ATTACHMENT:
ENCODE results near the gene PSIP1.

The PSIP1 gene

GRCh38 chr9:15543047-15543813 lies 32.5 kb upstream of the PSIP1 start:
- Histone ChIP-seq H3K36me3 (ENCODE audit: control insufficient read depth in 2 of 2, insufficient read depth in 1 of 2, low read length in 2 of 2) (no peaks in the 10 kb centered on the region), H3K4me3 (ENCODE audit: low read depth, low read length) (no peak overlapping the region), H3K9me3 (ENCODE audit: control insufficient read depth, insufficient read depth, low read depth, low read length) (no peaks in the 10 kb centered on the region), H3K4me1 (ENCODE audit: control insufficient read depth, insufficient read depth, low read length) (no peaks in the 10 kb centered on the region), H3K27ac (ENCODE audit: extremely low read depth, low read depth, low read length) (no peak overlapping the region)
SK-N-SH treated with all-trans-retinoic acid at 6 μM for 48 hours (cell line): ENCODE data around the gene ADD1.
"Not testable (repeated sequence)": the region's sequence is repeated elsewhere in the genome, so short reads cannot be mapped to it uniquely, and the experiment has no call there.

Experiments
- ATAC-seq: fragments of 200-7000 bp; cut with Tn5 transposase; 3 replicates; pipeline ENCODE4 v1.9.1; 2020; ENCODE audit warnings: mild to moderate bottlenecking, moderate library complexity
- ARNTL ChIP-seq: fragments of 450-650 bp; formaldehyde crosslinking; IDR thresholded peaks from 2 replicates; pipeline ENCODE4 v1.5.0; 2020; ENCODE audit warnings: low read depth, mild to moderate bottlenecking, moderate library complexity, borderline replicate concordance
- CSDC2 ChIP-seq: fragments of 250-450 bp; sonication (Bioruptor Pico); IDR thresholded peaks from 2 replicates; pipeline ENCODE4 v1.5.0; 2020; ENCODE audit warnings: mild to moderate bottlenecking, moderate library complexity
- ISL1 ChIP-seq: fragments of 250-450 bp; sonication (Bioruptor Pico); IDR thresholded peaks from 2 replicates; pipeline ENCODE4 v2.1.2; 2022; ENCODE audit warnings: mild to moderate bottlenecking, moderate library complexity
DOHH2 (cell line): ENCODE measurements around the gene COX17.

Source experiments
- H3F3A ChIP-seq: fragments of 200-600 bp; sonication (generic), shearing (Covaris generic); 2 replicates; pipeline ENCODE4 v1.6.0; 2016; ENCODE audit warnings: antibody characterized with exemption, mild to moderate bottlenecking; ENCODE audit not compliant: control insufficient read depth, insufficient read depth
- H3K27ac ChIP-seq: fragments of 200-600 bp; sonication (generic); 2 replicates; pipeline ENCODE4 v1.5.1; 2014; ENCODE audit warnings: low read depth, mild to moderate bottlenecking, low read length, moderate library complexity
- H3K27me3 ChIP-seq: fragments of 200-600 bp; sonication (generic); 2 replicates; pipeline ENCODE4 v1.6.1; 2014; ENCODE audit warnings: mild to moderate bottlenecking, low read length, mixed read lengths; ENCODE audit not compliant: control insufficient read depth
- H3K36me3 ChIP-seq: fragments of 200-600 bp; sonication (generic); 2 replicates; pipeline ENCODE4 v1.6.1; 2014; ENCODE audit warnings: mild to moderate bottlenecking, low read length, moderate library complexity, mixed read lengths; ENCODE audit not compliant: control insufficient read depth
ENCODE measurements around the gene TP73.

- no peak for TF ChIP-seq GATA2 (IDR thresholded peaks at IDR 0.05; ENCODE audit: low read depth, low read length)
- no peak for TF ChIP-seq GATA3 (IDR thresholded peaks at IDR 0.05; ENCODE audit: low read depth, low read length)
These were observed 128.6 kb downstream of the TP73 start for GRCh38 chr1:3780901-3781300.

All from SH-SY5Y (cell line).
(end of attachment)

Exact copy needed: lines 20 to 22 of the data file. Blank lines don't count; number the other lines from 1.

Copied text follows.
- no peak for TF ChIP-seq GATA3 (IDR thresholded peaks at IDR 0.05; ENCODE audit: low read depth, low read length)
These were observed 128.6 kb downstream of the TP73 start for GRCh38 chr1:3780901-3781300.

All from SH-SY5Y (cell line).